In your case, you present the appearance of wanting to understand the topic. But man... there's a lotta people that post a thread asking for the answers, not for help. A lot. Like I said- grain of salt. And no one on the other end can ever really know which it is. Just giving answers is a disservice for two clear reasons:
If I gave the correct answer and you didn't know how to reach it, you'll flub the exam.
...ok back on topic...

Originally Posted by ky.tan1
A state function which I think I've paraphrased from Wikipedia is a property of a system which is dependent on the current state of the system and not on the method/s in which it acquired its current state.
Yes, so think of a state function as an integral with an upper and lower limit. It's an initial value or an end result, independent of how that result was achieved. I believe this is what your text or Wikipedia should be claiming.
Originally Posted by ky.tan1
The reason why I asked if it could be a state function is because I was also confused as to whether it could concurrently be a path function.
No. But it makes sense that it's a bit confusing as to what the difference is between the two.
If you have a thermometer, you can measure the temperature of an object- that's its state function, because that state is an end product.
Now, instead of measuring the temperature, what if you measure the heat? This is the difference between heat and temperature; the heat is a path function because the heat put into the object will vary depending on that objects properties. It may take more heat to make one object reach a set state function temperature than another object. This means that heat must be a path function (dependent on objects properties and heat required) whereas temperature is a state function (doesn't matter how you got it there, you got it there!)
Does that help?
Originally Posted by ky.tan1
The text I was consulting stated that it was a state function however, I could not reason as to why two path functions can produce a state function.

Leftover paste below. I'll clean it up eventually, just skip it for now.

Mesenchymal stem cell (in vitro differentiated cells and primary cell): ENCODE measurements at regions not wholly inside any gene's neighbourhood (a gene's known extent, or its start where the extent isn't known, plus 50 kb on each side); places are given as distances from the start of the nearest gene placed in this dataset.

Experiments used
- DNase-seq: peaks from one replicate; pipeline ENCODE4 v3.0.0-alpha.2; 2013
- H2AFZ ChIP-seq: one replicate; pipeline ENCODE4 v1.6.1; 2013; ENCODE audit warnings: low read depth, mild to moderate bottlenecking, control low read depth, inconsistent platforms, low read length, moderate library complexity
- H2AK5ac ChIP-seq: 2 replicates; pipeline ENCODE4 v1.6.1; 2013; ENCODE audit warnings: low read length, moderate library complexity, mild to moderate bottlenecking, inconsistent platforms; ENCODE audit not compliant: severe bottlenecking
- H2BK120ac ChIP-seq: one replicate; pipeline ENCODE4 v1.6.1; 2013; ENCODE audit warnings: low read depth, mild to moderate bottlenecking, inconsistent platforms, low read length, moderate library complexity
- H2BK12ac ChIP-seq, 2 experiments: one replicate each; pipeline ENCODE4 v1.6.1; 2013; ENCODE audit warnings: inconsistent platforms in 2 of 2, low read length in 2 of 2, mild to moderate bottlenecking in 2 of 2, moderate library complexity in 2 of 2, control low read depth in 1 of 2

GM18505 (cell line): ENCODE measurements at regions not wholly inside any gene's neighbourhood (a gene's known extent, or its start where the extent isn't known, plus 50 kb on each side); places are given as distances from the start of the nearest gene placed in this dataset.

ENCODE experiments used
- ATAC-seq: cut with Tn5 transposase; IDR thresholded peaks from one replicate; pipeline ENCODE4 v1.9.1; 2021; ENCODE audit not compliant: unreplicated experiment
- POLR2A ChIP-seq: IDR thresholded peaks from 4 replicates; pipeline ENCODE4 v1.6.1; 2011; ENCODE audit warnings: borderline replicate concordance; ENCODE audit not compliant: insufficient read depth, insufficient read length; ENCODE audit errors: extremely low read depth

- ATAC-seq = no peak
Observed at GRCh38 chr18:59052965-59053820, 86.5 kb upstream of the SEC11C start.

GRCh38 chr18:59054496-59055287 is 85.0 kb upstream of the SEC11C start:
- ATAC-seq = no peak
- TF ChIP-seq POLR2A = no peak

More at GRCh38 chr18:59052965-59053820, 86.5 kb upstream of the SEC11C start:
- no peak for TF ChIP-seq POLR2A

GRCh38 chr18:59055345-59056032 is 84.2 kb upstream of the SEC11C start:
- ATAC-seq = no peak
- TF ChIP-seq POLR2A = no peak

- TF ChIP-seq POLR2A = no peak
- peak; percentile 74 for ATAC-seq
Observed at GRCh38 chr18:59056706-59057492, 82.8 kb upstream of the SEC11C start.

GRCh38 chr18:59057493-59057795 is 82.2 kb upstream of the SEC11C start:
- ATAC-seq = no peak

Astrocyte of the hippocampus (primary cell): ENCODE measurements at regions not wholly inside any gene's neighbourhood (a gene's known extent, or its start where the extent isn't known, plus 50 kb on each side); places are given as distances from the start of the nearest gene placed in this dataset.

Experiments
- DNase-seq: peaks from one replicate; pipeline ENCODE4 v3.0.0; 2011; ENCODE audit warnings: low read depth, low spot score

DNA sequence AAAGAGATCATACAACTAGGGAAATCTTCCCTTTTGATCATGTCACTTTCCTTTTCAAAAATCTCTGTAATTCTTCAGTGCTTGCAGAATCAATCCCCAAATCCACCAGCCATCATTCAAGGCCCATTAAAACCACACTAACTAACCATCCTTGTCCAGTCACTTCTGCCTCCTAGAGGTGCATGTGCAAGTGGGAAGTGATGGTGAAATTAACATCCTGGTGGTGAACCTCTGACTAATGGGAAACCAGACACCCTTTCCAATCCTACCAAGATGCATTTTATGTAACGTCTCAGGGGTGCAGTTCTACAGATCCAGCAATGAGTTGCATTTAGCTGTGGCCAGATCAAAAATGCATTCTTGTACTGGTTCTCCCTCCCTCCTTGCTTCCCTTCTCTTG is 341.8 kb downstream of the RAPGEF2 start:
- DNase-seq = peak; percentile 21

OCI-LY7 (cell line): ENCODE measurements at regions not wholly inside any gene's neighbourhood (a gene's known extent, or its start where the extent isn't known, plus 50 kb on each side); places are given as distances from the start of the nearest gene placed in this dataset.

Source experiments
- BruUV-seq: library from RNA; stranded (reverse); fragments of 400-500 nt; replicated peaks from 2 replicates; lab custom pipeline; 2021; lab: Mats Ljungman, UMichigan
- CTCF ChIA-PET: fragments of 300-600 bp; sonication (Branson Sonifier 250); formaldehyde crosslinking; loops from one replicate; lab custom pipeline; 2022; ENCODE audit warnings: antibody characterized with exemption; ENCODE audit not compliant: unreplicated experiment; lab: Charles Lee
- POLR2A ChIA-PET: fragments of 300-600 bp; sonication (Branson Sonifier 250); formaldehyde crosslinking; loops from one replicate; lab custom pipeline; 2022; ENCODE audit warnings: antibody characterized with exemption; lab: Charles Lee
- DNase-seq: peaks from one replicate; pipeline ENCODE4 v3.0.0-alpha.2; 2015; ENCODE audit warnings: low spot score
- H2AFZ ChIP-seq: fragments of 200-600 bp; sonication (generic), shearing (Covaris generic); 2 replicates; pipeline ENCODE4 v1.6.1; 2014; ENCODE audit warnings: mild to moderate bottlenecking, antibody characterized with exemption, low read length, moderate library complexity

See above.
Originally Posted by ky.tan1
However, in response to your question an entity relying on the differential of work and heat, is a state function because the differentials represent the rate of change in work and heat? And therefore by extension it fits the definition of a state function because the differentials of work and heat contribute to the current entity but the differentials do not constitute the methods required to acquire the current state.
Grin
Originally Posted by ky.tan1
As for the reason for asking dU, it is because I don't completely understand the difference between dU = dQ + dw and ΔU = Q + w. Specifically, which situation calls for which formula.
Or... DeltaU=Q-W.

9. Ah fair enough.

Thanks for the tutoring, it's clarified a lot of misunderstandings about state and path functions. However I have to go through this and read up more

before asking any further questions and avoid being misconstrued as a lazy person who just seeks solutions

10. Originally Posted by ky.tan1
before asking any further questions and avoid being misconstrued as a lazy person who just seeks solutions
That can be a good thing, yes- but resources can and sometimes must include guidance (Not that I'm a guide, much less a good one.)
In case you missed the tone above- Confidence in your answers is important. You can't fake it and get away with it (And there's no suggestion you had or tried to, rather, I'm pointing out the obvious) but when you're confident in your answers, then you probably have a good working knowledge of the material.
So once you understand something, commit it to confidence. If you've gotten it wrong, whoever the guide is will correct you. But confidence means you won't freeze up on a test or exam and it will help you to understand where you go wrong in future studies when you're confident about what's been established.

11. So once you understand something, commit it to confidence.
One of the best ways to check how well you're doing is to commit it to writing. Just write down a description of your understanding and see how easily it does or doesn't come to you. (If you need to, pretend you're writing to a nice old retired schoolteacher uncle who takes an interest in the progress of your studies.)

Whenever you feel that you can't express the idea in your own words, go back to your notes or your textbook and see if you really understand that portion.

12. I like to provide another system which can use inexact differentials. Consider the volume of a fresh clay trumpet shaped vase. The volume can be changed by either adding height dv(height) = c dh, were c is the top cross-selection, or by changing the lower cross-sections of the vase as it is currently existing, changing the shape v(shape). v(shape) = integral(0 to h) dc dh. Which method you use first will alter the amount of any of the two methods you have to use. V(height) and V(shape) are path dependant. but v is a state function.